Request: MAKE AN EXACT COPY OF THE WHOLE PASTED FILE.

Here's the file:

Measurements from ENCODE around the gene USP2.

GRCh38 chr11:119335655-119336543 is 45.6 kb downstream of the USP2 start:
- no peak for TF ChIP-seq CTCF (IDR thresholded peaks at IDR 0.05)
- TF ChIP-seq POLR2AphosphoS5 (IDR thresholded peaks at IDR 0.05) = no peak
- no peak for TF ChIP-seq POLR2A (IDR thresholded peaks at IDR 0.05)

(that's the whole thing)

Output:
Measurements from ENCODE around the gene USP2.

GRCh38 chr11:119335655-119336543 is 45.6 kb downstream of the USP2 start:
- no peak for TF ChIP-seq CTCF (IDR thresholded peaks at IDR 0.05)
- TF ChIP-seq POLR2AphosphoS5 (IDR thresholded peaks at IDR 0.05) = no peak
- no peak for TF ChIP-seq POLR2A (IDR thresholded peaks at IDR 0.05)